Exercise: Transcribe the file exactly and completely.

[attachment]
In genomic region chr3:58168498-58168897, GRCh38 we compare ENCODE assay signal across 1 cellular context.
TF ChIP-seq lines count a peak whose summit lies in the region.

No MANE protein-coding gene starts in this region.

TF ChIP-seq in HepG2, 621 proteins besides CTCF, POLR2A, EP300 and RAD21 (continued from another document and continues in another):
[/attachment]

In genomic region chr3:58168498-58168897, GRCh38 we compare ENCODE assay signal across 1 cellular context.
TF ChIP-seq lines count a peak whose summit lies in the region.

No MANE protein-coding gene starts in this region.

TF ChIP-seq in HepG2, 621 proteins besides CTCF, POLR2A, EP300 and RAD21 (continued from another document and continues in another):